Photographing the planet’s approximately 12,000 species is no small feat, and it’s taken National Geographic photographer Joel Sartore 13 years to achieve 80 percent of his project’s goal.
“We are a little more than halfway done…nearing the 10,000-species mark” Mr. Sartore told the News-Press.
The project, called the Photo Ark, has documented almost 9,800 species thus far. The remaining species, according to Mr. Sartore, will take a bit more work than the previous ones.
“Because we’ll now have to travel farther and wider to get the remaining species, it’ll take us another 10 to 15 years to complete the National Geographic Photo Ark,” said Mr. Sartore.
When asked how he imagines the final moment — when he clicks the camera on the 12,000th species — will be like, Mr. Sartore told the News-Press, “I haven’t imagined that moment, because we have so much more work ahead of us!”
Part of the work includes educating youth on why exactly he is leading this photo project, which is predicted to take up to or more than a quarter of a century. The main goal is “to document species before they disappear — and to get people to care while there’s still time,” according to Mr. Sartore’s website. The photographer shared this message Monday morning to a Granada Theatre filled with 1,300 local elementary kids participating in UCSB Arts & Lectures’ Arts Adventures outreach program.
To present this message, Mr. Sartore relied on his best-known strength: photography. In his presentation, captivating pictures came on one after another. One photo showed what seemed like a leafy tree, at first glance at least.
Upon further inspection, the students realized that they were not leaves after all.
“You guys know what they are?” Mr. Sartore asked the fascinated students. “They’re not leaves, are they? Butterflies.”
The kids let out giggles at having solved a mystery, and Mr. Sartore brought a point home.
“If we want to save animals like butterflies and bees or anything, any insect, we have to give them habitat,” said Mr. Sartore. “We have to start planting city parks, roadways and our own backyards. It’s that simple, and it’s fun, you guys. And it’s really easy.”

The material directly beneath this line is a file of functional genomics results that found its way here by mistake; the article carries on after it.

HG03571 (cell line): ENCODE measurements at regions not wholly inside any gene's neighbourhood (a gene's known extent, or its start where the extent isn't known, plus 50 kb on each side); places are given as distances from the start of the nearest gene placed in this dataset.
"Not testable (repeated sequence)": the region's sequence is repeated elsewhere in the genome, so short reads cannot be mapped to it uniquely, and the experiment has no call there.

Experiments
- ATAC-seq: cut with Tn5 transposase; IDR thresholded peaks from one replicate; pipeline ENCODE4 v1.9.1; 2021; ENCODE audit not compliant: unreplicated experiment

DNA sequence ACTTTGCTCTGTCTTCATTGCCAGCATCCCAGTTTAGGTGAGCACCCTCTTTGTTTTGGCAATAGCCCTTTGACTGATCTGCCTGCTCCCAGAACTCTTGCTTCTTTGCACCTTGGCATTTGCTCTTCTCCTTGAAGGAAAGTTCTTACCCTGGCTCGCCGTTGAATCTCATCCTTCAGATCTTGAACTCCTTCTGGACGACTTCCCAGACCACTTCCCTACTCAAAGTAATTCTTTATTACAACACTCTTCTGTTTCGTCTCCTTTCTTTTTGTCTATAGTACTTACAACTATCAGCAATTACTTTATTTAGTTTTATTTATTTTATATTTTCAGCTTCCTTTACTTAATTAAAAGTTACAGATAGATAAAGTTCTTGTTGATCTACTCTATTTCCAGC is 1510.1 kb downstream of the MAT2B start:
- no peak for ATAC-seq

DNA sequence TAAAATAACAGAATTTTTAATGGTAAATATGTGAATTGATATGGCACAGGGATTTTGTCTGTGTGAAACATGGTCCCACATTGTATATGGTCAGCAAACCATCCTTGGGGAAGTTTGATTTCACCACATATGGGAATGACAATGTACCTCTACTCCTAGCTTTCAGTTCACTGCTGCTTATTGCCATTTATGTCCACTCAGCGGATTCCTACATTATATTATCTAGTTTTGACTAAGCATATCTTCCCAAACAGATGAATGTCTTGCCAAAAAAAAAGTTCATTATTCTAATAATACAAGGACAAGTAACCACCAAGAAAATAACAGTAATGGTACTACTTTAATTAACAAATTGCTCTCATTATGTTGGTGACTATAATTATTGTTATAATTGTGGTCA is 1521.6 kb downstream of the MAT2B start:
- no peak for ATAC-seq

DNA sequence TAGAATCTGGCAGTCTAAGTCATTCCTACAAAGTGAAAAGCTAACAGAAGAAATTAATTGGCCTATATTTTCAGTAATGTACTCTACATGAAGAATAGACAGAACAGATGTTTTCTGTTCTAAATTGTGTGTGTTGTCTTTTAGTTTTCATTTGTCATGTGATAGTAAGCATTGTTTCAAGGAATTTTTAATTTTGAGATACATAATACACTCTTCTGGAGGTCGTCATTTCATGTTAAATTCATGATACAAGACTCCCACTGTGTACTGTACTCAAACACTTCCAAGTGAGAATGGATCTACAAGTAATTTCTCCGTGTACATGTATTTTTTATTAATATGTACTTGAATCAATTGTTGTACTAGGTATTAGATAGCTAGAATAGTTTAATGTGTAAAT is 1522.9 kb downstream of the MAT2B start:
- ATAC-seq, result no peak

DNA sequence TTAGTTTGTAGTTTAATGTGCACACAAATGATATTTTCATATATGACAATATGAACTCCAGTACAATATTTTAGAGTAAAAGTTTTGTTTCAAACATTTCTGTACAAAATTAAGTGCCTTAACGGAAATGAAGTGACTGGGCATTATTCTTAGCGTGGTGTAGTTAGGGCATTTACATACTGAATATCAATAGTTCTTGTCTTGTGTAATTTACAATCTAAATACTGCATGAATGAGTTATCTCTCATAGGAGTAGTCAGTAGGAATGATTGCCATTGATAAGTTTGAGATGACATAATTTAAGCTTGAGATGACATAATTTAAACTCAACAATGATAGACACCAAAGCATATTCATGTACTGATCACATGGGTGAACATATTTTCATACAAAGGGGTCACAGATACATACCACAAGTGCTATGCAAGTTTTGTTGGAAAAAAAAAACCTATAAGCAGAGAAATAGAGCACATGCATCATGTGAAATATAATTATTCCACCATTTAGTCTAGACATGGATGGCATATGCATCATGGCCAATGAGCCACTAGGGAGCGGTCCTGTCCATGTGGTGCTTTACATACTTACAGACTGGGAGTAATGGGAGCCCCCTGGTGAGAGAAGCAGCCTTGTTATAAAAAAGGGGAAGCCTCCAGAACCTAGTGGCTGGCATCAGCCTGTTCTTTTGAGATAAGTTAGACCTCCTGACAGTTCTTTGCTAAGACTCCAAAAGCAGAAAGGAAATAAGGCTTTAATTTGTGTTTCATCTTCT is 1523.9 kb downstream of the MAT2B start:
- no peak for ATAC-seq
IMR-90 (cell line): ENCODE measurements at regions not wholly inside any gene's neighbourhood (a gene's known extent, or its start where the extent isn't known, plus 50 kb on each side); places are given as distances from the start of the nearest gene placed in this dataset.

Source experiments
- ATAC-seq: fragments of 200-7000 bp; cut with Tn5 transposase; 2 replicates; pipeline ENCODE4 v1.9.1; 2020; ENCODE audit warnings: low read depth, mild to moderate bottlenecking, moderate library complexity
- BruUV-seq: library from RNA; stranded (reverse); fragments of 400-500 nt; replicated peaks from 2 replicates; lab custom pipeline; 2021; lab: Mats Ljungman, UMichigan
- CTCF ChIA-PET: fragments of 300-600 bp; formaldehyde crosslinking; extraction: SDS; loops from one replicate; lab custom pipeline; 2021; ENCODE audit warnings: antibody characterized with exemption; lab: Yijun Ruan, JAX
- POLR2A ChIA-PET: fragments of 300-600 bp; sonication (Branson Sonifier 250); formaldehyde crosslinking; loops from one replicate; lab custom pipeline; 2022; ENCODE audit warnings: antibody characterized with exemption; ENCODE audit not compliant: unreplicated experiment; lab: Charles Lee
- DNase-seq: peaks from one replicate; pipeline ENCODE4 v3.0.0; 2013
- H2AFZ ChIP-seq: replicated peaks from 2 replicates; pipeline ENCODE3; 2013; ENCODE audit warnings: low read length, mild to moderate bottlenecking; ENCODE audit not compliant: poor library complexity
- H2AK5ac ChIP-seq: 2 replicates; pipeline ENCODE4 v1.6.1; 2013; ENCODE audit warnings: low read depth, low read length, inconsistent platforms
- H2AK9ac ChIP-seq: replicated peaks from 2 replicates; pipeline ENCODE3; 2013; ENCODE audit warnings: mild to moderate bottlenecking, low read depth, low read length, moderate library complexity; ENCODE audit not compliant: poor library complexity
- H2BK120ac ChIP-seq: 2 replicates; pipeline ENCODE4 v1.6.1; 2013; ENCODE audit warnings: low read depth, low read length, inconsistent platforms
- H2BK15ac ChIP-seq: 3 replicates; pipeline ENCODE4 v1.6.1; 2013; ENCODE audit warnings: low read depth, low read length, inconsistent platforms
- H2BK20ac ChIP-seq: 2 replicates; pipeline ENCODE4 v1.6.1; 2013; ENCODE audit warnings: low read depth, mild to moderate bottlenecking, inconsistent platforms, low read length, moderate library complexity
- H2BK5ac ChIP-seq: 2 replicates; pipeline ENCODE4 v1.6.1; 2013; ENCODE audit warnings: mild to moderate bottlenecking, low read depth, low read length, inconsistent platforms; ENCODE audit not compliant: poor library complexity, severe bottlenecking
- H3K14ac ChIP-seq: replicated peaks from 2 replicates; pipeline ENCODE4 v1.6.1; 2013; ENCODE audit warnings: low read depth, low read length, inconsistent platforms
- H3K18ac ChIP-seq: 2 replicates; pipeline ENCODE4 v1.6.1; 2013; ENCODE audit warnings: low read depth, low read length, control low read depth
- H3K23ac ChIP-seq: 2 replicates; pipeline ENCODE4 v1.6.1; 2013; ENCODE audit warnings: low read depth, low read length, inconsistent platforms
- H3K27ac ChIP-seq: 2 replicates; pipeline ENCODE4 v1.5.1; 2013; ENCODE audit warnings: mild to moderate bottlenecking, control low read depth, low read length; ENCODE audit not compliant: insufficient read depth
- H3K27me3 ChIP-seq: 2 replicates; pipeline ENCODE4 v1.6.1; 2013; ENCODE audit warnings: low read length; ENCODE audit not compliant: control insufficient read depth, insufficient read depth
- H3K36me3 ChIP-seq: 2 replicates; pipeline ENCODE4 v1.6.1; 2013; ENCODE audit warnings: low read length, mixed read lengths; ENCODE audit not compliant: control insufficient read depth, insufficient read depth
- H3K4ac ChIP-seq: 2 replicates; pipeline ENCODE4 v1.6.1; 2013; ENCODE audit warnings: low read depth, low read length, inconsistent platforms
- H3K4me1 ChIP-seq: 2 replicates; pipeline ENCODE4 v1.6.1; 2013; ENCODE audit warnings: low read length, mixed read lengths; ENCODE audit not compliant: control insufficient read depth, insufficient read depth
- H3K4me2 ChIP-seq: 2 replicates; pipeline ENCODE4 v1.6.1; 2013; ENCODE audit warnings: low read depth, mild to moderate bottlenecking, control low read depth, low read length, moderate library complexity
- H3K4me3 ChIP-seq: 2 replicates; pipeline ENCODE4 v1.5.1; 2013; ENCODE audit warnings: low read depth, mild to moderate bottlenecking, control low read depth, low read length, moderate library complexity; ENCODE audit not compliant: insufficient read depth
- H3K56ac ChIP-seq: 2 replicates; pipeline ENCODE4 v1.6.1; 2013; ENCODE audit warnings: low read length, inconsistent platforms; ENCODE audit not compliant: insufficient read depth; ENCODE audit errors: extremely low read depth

Mr. Sartore’s talk also covered other topics, like the benefits of eating locally-sourced foods and dollar voting, which is a concept taught in basic economic courses in college. Instead of using jargon, Mr. Sartore broke down dollar voting in terms that anybody could understand.
“You don’t have to be a grown up and vote in an election to make a difference,” Mr. Sartore said to his audience, made up of 9- to 11-year-olds. “You’re voting everytime you break out your wallet or your purse. Everytime you pay for something, you are saying to that retailer, ‘I approve of this. Do it again…’”
For those who might be wondering the differences a child could make, Mr. Sartore had an answer.
“You guys certainly have influence over people who go shopping…” said Mr. Sartore. “My kids have influence over me. Make sure your parents buy things that are recyclable and sustainable.”
Mr. Sartore reminded the children that though saving species through everyday actions may not be easy, persistence is key.
“I’m a guy from Nebraska no different than you guys,” said Mr. Sartore. “I’m telling you that any of you could do what I do providing you have some drive, provided you care.”
After Mr. Sartore’s presentation, chatter buzzed among the children. When asked what their favorite parts about the talk was, several students told the News-Press, “the animals!” One child was specific, saying “The chimpanzees! So cute!”